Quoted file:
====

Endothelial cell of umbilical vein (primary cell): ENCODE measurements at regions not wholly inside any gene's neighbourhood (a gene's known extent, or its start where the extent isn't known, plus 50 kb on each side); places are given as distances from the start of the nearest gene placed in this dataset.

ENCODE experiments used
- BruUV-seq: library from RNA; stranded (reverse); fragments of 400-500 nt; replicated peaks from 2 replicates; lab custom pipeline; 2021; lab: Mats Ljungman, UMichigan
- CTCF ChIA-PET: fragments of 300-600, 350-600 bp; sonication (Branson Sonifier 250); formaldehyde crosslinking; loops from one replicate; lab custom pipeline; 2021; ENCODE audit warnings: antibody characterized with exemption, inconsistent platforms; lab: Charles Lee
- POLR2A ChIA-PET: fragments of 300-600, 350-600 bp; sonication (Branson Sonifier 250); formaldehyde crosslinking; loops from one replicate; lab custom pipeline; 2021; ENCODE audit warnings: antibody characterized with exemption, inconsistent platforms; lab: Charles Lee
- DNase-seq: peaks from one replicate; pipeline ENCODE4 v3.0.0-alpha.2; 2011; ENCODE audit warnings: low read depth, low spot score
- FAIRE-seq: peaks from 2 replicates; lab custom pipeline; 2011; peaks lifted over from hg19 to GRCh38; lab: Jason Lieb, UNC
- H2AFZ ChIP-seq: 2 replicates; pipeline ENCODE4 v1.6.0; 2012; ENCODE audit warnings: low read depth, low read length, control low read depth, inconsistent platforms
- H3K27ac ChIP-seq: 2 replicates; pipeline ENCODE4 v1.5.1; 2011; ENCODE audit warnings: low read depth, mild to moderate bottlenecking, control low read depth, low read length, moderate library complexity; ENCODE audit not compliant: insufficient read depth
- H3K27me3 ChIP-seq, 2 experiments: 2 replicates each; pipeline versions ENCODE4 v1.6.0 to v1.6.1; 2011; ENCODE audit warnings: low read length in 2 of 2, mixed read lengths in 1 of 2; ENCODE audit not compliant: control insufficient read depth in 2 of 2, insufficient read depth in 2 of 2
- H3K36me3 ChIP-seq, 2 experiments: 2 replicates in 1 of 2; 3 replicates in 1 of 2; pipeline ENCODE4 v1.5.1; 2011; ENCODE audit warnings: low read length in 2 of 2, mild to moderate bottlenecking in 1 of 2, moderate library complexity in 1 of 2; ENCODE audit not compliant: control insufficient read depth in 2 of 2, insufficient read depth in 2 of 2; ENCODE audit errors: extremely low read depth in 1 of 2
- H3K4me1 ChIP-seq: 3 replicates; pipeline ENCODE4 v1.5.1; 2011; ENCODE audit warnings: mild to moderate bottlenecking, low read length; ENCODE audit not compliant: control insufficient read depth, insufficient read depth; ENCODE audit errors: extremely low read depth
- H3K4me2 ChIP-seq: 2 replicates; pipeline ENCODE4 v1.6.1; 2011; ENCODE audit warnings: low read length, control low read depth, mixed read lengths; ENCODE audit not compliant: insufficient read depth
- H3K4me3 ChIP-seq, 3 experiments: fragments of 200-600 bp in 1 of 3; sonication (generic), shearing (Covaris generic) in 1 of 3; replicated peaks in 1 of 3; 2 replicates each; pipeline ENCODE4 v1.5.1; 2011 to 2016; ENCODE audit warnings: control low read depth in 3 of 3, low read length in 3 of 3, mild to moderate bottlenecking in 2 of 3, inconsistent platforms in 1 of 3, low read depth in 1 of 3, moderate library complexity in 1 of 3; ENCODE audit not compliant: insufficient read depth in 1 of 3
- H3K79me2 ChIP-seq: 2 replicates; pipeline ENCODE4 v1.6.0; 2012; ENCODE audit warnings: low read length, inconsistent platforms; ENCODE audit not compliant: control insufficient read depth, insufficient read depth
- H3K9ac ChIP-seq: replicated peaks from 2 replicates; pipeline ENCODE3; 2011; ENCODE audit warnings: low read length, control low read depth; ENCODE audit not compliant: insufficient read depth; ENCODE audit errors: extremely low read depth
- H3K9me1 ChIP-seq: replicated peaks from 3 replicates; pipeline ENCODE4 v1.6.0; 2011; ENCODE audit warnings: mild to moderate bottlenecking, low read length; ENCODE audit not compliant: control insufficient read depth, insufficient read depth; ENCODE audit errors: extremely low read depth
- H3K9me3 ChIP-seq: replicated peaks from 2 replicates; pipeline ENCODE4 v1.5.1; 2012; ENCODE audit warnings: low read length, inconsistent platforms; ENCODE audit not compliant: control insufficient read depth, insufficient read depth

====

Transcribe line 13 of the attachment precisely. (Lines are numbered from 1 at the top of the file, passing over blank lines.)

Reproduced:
- H3K4me2 ChIP-seq: 2 replicates; pipeline ENCODE4 v1.6.1; 2011; ENCODE audit warnings: low read length, control low read depth, mixed read lengths; ENCODE audit not compliant: insufficient read depth